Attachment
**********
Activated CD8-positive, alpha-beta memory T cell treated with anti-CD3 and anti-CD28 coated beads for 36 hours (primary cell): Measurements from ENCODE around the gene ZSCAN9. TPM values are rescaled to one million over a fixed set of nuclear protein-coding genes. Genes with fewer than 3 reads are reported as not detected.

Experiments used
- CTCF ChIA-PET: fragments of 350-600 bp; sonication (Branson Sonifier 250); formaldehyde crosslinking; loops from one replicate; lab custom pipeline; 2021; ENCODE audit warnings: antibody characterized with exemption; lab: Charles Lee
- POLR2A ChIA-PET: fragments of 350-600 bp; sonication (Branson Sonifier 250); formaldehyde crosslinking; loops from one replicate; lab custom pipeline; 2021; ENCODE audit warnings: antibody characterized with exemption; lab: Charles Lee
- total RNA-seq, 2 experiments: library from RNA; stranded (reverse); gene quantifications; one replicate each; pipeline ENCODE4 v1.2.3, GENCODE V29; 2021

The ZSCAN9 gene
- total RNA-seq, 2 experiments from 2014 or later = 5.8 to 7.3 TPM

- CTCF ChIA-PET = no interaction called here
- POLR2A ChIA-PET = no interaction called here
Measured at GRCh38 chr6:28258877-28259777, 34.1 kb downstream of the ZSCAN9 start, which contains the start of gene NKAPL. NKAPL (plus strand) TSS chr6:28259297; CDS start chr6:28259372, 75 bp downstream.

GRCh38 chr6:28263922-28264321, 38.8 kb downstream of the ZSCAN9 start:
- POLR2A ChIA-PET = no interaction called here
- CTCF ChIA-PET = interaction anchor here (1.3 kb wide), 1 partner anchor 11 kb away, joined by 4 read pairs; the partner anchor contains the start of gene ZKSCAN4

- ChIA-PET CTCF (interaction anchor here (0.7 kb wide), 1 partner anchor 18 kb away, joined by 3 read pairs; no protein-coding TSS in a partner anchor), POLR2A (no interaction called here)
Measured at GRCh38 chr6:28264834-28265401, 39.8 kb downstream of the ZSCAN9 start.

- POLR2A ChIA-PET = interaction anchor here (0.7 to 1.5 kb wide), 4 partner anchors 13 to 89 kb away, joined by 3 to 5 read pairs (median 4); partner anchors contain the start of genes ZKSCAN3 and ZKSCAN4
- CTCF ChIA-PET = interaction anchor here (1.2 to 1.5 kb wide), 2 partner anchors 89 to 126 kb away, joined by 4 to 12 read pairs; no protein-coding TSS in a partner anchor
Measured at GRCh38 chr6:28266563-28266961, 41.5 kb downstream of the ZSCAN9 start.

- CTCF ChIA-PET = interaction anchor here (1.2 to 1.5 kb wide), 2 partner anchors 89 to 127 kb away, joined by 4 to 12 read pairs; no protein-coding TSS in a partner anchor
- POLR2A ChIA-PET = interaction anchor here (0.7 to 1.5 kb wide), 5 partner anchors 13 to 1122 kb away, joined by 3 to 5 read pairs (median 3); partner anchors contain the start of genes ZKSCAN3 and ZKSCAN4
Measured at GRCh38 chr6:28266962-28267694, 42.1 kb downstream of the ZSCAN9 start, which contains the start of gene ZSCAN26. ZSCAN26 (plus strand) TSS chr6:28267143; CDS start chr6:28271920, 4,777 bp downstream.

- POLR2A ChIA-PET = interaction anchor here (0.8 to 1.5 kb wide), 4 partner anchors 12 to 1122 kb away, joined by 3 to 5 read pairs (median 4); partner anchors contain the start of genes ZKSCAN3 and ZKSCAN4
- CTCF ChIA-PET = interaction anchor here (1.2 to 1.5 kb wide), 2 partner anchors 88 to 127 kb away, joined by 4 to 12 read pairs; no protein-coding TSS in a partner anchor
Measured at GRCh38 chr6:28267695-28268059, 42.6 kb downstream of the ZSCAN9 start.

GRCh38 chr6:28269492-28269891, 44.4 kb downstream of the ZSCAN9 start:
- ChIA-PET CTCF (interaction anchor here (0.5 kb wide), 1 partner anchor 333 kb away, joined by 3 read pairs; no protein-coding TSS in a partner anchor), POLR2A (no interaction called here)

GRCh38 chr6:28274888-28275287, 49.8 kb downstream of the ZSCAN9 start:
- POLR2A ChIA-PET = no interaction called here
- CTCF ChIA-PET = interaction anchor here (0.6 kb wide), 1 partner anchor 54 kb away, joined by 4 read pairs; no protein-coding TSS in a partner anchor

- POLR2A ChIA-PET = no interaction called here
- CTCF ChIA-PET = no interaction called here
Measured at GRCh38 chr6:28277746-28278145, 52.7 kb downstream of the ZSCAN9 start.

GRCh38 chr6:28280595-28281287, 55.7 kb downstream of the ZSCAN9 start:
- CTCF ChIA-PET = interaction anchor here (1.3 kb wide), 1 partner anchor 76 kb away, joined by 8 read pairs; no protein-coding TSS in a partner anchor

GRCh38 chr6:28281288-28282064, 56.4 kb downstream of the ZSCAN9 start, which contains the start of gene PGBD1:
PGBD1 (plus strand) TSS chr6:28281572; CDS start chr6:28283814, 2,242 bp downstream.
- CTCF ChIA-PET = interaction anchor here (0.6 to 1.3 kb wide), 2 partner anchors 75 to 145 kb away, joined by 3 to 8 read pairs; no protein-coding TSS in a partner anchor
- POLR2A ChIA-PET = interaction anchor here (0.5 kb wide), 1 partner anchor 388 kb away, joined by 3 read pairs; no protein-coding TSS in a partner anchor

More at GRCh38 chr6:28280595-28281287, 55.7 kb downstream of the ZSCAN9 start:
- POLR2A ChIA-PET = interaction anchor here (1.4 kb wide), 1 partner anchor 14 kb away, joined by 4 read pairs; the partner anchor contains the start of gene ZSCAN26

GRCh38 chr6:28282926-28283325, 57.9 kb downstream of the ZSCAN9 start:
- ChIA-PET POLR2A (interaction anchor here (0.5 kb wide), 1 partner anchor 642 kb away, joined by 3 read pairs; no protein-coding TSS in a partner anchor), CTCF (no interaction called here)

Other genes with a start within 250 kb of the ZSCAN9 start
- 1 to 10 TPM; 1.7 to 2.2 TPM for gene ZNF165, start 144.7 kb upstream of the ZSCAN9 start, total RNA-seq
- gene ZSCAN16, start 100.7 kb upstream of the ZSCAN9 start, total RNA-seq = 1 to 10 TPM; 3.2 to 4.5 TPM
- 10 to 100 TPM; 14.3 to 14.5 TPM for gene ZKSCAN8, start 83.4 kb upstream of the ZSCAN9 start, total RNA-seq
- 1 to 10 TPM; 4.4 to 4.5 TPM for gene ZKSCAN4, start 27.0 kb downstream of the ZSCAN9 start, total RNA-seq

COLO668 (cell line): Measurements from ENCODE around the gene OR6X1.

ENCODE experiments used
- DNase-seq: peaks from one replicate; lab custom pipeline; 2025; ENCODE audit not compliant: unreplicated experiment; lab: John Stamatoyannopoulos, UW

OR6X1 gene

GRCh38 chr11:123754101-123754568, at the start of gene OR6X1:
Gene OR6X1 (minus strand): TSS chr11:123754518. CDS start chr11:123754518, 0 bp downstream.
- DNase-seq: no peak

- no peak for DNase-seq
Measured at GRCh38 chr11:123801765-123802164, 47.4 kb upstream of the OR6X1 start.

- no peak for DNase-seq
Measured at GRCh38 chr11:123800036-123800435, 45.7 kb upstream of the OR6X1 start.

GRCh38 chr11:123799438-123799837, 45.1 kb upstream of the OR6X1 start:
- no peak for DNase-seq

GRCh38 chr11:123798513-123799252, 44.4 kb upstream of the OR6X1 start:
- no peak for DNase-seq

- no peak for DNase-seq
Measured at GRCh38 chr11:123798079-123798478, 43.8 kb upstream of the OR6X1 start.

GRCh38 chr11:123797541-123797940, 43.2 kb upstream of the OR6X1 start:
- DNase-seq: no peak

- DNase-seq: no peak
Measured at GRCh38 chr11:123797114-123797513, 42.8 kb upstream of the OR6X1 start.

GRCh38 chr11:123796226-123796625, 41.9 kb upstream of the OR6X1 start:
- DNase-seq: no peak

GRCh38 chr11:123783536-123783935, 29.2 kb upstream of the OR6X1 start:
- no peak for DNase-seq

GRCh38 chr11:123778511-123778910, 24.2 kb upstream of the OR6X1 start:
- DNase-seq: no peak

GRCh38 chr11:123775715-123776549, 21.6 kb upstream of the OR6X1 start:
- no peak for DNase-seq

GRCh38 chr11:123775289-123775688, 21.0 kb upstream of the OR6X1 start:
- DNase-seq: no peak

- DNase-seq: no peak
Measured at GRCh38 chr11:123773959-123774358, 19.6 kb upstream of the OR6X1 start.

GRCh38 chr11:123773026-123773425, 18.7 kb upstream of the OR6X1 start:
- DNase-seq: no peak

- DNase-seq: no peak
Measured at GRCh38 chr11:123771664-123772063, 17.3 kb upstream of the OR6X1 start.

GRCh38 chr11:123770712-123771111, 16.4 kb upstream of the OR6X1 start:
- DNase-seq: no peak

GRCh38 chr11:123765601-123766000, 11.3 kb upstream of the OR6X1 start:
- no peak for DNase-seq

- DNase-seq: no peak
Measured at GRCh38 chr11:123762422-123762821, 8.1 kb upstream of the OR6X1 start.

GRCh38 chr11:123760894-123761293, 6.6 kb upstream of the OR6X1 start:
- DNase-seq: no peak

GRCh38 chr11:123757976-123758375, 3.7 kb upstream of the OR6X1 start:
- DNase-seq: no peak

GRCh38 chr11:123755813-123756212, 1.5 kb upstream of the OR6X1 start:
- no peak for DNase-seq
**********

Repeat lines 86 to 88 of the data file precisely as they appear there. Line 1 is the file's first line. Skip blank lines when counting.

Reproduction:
- DNase-seq: no peak

GRCh38 chr11:123765601-123766000, 11.3 kb upstream of the OR6X1 start:
- no peak for DNase-seq